PAST & PRESENT: TRUUS DE GROOT TALKS

Plus Instruments innovator talks upcoming music, the role of women and New York club life in the 80's.

PAST & PRESENT: TRUUS DE GROOT TALKS

Plus Instruments innovator talks upcoming music, the role of women and New York club life in the 80's.

Born in Eindhoven but based in the States, Truus de Groot, has been an unsung hero of experimental and underground music culture for decades. Since 1978, she has been involved in the curation of the Plus Instruments project: a project which has inspired innovation across the world of Electronic music alongside a range of collaborators. At the time, the sheer free will for a group such as Plus Instruments was almost unheard of: their performances were largely improvised and their sound captivating. 

Her profile is low key and Plus Instruments is ever changing. She explains the rotation and progressive nature of the group. 

"It always comes from my own initiative, I decide who to play with. I believe that gives it new life each time. I was more into improvisation and a more minimal approach, less structured, more groove." 

At a young age she travelled to New York and began to immerse herself in the nightlife and clubs of the city that never sleeps. The 80's era in the city was an age of creativity, passion and expression, the club and gig scene was alive and moving, but highly competitive. Truus speaks of her youthful energy and life in a new country. 

"The NYC mentality was just different but with my Dutch attitude I could be more direct. Somehow it worked with the harshness of NYC at that time. I was essentially reborn there."  

"I was rather fearless so I would just knock on promoter’s doors and quickly got us gigs: Danceteria,  CBGB’s, Peppermint Lounge, Underground, Pyramid etc. The scene was quite cold for my feeling then, not everybody was friendly but I was a fresh immigrant from Holland and I was kind of oblivious. I always felt very confident in my talent, maybe too confident at times but it pulled me through. The NYC mentality was just different but with my Dutch attitude I could be more direct. Somehow it worked with the harshness of NYC at that time. I was essentially reborn there.  My name 'Truus de Groot' was old fashioned in Holland, while in NYC it was exotic, being Dutch was somehow charming."

Over the years the collaborators involved with Plus Instruments have varied vastly.From Michel Waisvisz, the inventor of the Crackle Synthesizer to James Sclavunos of Sonic Youth and The Cramps. In recent years Truus has led the group in a new approach which has seen her and new collaborators explore Industrial Blues and Jazz haze. However, she feels uninspired by the music scene at present and refers to a lack of imagination and a formulaic approach. She summarises this and the role of women within the world of music.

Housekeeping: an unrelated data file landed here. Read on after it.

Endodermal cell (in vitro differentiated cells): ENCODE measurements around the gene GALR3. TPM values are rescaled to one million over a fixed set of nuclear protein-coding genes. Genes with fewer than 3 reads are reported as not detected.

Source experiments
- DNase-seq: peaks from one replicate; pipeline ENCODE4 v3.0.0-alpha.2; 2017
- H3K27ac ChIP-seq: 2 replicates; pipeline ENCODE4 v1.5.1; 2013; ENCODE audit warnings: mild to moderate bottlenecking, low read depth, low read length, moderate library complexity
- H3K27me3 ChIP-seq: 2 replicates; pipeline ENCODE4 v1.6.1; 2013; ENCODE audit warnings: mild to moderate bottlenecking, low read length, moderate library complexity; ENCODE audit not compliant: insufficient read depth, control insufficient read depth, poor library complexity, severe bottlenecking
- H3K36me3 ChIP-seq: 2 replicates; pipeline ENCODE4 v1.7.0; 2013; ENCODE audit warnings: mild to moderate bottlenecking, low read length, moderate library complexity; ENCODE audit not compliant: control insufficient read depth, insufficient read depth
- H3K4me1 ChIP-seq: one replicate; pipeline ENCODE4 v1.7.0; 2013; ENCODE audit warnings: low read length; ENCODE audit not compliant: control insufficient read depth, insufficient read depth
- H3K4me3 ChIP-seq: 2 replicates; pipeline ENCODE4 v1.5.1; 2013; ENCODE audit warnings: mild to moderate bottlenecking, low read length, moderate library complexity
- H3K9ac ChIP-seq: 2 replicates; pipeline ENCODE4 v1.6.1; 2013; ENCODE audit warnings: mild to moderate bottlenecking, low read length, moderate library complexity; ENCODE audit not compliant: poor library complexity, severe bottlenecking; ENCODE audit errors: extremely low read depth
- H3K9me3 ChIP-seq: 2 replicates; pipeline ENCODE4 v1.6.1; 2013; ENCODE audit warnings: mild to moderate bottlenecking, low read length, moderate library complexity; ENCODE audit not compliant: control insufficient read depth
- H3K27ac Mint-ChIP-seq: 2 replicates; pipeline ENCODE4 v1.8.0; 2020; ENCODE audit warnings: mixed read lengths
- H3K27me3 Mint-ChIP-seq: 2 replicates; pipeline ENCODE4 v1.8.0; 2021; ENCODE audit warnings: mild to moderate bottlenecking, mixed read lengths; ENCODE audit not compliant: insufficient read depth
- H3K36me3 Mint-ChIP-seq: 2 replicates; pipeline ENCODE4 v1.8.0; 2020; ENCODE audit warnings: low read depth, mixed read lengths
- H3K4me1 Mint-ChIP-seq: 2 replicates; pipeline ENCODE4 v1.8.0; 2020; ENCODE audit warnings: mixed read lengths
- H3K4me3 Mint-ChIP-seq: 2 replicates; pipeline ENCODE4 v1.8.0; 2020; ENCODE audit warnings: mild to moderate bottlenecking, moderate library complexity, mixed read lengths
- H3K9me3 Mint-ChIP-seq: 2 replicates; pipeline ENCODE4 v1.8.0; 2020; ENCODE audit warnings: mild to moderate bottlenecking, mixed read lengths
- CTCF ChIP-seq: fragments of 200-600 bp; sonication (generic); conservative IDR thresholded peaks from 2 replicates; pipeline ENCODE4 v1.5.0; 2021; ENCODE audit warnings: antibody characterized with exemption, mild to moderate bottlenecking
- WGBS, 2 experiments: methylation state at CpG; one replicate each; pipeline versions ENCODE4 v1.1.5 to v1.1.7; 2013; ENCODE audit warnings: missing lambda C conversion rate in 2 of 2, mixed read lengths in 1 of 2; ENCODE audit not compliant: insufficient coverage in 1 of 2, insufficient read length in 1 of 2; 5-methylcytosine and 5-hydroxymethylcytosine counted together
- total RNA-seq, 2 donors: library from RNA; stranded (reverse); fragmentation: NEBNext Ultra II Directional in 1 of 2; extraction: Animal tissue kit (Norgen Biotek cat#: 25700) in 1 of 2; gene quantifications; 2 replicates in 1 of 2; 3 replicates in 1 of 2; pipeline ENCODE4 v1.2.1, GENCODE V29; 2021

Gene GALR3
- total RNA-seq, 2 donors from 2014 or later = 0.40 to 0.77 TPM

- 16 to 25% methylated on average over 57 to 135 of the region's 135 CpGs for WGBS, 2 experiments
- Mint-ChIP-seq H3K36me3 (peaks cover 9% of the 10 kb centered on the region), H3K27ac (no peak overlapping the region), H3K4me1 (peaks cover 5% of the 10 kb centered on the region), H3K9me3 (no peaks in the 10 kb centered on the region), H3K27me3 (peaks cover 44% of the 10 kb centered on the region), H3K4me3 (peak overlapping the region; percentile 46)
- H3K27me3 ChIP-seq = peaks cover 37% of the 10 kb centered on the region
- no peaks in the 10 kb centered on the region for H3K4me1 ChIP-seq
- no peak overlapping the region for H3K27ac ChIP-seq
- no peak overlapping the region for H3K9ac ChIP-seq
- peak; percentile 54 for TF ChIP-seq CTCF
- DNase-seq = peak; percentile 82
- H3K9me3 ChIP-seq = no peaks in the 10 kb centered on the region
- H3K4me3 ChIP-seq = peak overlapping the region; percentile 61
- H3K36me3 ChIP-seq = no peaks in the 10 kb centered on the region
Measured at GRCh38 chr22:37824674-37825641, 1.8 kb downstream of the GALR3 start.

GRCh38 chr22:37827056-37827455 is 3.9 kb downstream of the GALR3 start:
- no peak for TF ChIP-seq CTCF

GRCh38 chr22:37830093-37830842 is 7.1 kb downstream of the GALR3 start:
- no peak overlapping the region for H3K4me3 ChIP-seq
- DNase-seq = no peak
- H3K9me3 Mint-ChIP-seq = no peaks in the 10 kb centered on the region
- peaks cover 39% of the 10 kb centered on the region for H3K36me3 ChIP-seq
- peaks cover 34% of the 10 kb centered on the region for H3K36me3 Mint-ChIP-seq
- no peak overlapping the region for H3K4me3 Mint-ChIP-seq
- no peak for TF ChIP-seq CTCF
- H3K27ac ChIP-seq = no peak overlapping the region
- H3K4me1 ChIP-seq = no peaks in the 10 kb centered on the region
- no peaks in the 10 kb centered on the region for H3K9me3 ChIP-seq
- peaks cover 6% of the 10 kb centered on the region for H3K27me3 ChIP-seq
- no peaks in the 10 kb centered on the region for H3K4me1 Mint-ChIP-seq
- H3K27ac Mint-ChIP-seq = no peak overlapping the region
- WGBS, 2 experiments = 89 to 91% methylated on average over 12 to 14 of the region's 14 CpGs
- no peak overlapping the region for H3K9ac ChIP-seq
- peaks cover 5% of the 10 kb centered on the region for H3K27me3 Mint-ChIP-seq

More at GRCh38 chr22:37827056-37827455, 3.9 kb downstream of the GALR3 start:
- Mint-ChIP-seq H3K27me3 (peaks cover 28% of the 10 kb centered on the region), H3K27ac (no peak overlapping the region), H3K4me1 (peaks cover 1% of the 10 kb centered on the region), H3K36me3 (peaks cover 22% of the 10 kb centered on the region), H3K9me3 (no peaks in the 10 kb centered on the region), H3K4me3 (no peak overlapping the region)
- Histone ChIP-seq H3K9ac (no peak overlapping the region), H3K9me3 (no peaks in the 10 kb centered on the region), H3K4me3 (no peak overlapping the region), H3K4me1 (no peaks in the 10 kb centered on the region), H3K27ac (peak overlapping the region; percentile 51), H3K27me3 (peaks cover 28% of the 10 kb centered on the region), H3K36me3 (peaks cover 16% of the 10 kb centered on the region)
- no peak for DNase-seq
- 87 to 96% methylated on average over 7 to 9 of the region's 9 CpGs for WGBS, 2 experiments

"Culture has definitely regressed. At least the stuff I know of that is popular. We should be able to do better. Everything seems so formula based nowadays and in any case I don't think gender has much to do with the quality of a genre. I get this so often, you are a woman and here are other women who also create, they want to put me in a compartment of sorts ,see what these women can do ,compared to men. It is so stupid, I'd prefer if they just consider me a human."

The influences behind Plus Instruments is vast and Truus explains that "it comes from a certain place in her heart". Outwith that she has taken inspiration from a variety of factors both musical and external. 

"Being poor was an influence.  Due to poverty I also always experimented with primitive multi track recording, meaning using two reel to reels or two cassette recorders ,whatever crappy gadget was given to me. I am talking real shitty transistor radio quality gadgets. You get a really gritty sound with all these crazy overtones, nice and dirty. I still use some of these tracks. Other than that to name some: Red Crayola, Suicide, DAF, Wire, Per Ubu, Devo, No Wave NY triggered something,  but also stuff like 70’s Disco, Eno, Iggy Pop as well as Gene Vincent, Billy Holiday etc."

In recent years Plus Instruments has been revilatised after a quiet spell, Truus toured Brazil and recorded an album alongside James Sclavunos on drums. She describes a comfortable life in the States, bar the obvious paranoia at the potential spell of Donald Trump as President. There are a number of musical projects in the pipeline as she eagerly describes. 

"Asides from the pending Emotional Rescue releases:  I just produced a solo album called “Surrealist Ball” for a special project by surrealist painters Mark Ryden and Marion Peck, ten original tracks of ballroom music, my style.  There is a Plus Instruments worthy track on it too.  Also the next album from Plus Instruments, “Signal Through The Waves”  recorded in Brazil, featuring James Sclavunos and Paulo Beto is due out this year I hope and I actually have another Plus Instruments album ready to go after that.  Then there is a Bodies re-mix by Mason, a DJ in in the Netherlands, i'm not sure when that comes out. I have various other projects cooking..."


Listen to the full Plus Instruments EP on Emotional Rescue HERE.

  

 

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